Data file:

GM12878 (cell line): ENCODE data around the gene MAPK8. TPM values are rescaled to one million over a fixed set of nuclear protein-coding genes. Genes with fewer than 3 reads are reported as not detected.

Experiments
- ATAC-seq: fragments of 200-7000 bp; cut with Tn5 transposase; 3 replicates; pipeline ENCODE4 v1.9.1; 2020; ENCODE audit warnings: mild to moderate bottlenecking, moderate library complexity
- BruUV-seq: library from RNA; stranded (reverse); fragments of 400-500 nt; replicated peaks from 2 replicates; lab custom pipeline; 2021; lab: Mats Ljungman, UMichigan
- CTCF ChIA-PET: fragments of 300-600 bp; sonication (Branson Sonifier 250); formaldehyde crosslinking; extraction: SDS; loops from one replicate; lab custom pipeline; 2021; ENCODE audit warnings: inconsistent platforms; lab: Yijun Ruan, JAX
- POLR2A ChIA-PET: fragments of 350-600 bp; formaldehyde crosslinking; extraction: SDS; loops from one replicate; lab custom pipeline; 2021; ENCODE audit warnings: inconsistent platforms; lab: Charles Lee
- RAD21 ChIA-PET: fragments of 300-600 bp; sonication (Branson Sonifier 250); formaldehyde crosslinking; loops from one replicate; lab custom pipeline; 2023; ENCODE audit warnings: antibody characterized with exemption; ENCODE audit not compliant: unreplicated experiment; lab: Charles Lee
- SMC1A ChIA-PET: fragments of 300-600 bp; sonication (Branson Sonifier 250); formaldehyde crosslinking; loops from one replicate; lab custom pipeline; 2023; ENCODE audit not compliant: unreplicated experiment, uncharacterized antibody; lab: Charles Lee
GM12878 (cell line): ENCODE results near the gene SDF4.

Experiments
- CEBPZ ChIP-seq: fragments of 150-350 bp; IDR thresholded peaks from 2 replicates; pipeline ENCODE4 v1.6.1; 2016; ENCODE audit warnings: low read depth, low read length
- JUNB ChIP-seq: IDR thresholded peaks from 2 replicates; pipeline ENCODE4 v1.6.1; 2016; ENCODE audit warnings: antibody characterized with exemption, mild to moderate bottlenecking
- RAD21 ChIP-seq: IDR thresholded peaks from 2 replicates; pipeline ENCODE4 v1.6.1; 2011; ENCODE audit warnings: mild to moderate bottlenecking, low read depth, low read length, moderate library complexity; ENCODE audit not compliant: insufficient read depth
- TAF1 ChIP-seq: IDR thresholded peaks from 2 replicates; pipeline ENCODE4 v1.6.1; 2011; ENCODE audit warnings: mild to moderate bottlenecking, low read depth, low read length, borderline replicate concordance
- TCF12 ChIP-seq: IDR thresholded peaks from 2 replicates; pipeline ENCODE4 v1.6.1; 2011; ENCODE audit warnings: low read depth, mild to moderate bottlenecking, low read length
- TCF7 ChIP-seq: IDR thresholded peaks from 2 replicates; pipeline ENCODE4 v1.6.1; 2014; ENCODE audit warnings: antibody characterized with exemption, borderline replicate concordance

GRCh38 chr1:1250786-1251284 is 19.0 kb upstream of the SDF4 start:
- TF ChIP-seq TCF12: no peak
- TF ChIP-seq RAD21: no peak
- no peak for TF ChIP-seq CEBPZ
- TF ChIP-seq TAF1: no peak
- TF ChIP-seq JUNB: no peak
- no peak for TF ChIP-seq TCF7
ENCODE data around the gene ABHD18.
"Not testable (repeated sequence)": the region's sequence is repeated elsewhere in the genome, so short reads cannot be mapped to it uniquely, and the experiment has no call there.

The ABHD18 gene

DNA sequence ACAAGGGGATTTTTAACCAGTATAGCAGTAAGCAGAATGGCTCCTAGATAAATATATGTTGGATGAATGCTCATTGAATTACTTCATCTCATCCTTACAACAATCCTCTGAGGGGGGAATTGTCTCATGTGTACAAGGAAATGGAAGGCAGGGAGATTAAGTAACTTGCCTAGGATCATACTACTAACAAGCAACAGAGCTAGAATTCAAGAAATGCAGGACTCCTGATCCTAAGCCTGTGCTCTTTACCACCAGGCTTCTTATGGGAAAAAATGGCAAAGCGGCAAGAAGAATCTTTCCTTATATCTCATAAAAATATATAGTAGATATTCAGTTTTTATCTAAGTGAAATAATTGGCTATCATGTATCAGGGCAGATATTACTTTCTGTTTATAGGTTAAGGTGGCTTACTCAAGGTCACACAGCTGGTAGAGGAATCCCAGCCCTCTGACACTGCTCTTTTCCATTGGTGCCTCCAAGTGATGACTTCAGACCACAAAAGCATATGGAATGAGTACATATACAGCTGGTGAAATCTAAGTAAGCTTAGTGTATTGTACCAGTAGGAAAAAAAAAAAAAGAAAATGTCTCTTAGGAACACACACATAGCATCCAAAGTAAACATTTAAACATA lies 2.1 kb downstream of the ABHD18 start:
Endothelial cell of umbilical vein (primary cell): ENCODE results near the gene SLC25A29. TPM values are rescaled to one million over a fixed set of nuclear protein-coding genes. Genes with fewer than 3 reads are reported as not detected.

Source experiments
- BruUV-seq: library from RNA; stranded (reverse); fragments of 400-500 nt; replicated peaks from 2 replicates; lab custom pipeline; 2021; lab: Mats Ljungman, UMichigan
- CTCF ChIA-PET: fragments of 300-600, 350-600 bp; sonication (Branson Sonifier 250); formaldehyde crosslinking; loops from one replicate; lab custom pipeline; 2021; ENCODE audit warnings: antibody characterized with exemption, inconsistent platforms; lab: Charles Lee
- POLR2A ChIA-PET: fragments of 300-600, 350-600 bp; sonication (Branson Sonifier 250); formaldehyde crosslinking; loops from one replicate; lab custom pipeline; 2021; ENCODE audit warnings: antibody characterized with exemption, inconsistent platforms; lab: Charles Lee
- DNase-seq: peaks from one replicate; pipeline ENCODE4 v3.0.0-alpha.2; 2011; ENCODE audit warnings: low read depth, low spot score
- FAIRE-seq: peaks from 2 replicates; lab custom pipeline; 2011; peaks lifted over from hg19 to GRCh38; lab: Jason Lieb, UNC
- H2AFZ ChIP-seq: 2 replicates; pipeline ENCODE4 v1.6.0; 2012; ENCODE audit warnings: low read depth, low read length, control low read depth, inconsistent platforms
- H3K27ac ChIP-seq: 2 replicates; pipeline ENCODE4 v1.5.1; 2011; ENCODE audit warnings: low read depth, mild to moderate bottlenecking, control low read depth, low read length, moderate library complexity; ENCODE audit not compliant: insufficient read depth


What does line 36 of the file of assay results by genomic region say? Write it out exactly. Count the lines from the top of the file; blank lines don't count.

- H3K27ac ChIP-seq: 2 replicates; pipeline ENCODE4 v1.5.1; 2011; ENCODE audit warnings: low read depth, mild to moderate bottlenecking, control low read depth, low read length, moderate library complexity; ENCODE audit not compliant: insufficient read depth